Sunday, November 08, 2009

Book Thieves, Rare Books, the Desire of the Book

The Boston Globe Idea section today has an interview with author Allison Hoover Bartlett about her recent book, The Man Who Loved Books Too Much: The True Story of a Thief, a Detective, and a World of Literary Obsession (Riverhead), about John Charles Gilkey. Gilkey stole rare books from dealers and bookstores around the country. While serving several prison terms, he took classes to improve his understanding of literature and help him recognize rare books and manuscripts.

He might never have been caught but for the diligence of Ken Sanders. A ponytailed Utah bookseller whose shop was a countercultural hangout, Sanders found a new calling as an amateur detective when he volunteered to serve as security chair for the Antiquarian Booksellers Association of America. As Sanders uncovered the patterns of thievery that eventually led him to Gilkey, he became as absorbed in the the hunt for his nemesis as he would have been in pursuit of a rare 17th century withcraft tome, or a signed copy of “Finnegan’s Wake.” (snip)

Bartlett will appear in Boston at the Antiquarian Book Fair at Hynes Convention Center on Nov. 15. She spoke with us by phone from her home in San Francisco.

IDEAS: You’ve said you love reading but don’t share the collecting impulse yourself. Why do people dedicate their lives to hunting down rare books?

BARTLETT: The collector has this very deep appreciation for the book as a physical object that’s mixed with that other love that the rest of us have. And it seems to be almost something you’re born with. With lots of the collectors I met, it seemed like it’s an unidentified genetic trait. Because a lot of them grew up around collectors, their parents were collectors or their uncle was, and it just seems to be almost innate, like a musical ear.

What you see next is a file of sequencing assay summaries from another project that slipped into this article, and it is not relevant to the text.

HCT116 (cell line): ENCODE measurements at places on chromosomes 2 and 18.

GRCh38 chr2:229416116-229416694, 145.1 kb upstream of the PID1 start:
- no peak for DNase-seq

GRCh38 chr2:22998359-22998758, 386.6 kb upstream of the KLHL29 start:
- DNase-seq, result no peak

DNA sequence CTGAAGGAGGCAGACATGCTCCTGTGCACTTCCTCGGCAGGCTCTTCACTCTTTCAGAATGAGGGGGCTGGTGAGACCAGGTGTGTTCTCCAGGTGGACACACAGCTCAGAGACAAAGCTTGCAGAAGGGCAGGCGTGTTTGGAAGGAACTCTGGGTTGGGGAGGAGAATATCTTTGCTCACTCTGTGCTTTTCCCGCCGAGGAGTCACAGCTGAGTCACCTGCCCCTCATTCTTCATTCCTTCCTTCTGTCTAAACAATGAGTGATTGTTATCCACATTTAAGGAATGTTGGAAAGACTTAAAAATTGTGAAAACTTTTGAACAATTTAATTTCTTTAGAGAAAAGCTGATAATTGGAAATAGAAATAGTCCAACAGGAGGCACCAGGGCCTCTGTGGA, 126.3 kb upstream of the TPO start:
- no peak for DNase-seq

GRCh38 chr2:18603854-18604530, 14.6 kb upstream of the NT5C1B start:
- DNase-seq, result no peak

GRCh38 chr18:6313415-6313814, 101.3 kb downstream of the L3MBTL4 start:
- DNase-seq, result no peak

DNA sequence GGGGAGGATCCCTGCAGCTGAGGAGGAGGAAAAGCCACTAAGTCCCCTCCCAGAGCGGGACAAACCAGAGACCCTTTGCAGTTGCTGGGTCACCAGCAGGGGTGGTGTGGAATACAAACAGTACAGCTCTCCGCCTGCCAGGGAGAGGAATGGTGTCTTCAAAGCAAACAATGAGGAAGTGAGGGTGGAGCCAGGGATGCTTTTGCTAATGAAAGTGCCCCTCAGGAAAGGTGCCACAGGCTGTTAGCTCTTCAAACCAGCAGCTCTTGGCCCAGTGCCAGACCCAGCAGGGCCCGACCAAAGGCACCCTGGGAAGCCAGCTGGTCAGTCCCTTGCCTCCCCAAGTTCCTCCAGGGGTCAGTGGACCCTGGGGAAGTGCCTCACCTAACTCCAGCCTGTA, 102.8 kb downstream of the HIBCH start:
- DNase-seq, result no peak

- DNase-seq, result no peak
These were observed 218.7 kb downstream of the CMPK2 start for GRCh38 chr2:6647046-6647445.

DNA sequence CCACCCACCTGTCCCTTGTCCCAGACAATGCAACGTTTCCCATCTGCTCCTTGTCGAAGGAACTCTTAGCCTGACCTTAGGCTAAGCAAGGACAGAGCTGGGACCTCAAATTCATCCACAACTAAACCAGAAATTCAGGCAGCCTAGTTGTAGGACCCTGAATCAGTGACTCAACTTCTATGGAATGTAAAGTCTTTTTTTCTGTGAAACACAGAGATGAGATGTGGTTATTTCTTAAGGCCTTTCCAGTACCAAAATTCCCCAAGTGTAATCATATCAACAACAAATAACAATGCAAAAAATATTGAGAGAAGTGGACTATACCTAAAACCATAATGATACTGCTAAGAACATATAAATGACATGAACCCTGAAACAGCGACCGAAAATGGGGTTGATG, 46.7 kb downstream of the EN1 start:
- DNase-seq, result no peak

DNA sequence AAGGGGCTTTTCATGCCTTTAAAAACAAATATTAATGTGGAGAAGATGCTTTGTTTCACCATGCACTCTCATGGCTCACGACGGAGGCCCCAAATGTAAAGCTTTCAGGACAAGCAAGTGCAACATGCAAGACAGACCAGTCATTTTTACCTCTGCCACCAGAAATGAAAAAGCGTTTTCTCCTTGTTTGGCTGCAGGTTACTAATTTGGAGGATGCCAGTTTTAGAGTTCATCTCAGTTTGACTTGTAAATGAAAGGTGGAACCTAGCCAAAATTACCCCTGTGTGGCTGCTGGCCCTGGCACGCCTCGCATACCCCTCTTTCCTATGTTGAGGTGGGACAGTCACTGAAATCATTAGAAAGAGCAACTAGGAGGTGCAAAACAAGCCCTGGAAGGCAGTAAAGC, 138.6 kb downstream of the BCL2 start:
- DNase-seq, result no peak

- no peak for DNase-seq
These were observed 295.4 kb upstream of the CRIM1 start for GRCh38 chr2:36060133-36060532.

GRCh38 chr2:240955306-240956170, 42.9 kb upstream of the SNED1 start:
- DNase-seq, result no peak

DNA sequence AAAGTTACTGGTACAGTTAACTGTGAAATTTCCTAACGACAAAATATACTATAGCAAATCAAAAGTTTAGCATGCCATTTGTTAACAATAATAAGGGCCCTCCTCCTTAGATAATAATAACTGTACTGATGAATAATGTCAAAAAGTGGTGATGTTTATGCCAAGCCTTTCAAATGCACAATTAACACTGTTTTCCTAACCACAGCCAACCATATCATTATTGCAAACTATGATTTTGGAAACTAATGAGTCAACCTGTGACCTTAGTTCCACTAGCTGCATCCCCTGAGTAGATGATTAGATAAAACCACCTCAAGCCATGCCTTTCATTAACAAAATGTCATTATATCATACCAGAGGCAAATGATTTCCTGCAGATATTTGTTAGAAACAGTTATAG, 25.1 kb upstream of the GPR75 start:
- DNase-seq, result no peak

IDEAS: For many collectors, you write, the goal is “to stumble upon a book whose scarcity or beauty or history or provenance is even more seductive than the story printed between its covers.” (snip)

IDEAS: Like legitimate collectors, Gilkey’s motivated by a passion for books. What drove him to steal?

BARTLETT: I think that in many ways Gilkey is a loner, an outsider... He wanted the world to see him as a cultured erudite gentleman who revered literature. But there’s a lot of anger alongside that also; I think he’s frustrated that he’s not yet seen that way. And he has gone to prison repeatedly, I think five or six times at least for this. And what happens when he gets caught and goes to prison is, he wants revenge…. like OK, now I’m getting even, now I’m getting the book collection I deserve.

IDEAS: You write that “for Gilkey . . . having not paid for books... adds even more to their allure.”